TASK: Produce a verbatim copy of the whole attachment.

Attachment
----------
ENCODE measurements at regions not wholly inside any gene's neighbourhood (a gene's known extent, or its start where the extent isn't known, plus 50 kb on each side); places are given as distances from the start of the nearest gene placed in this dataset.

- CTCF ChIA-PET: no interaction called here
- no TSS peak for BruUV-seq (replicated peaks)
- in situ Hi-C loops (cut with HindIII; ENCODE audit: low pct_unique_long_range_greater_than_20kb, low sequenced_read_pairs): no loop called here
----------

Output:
ENCODE measurements at regions not wholly inside any gene's neighbourhood (a gene's known extent, or its start where the extent isn't known, plus 50 kb on each side); places are given as distances from the start of the nearest gene placed in this dataset.

- CTCF ChIA-PET: no interaction called here
- no TSS peak for BruUV-seq (replicated peaks)
- in situ Hi-C loops (cut with HindIII; ENCODE audit: low pct_unique_long_range_greater_than_20kb, low sequenced_read_pairs): no loop called here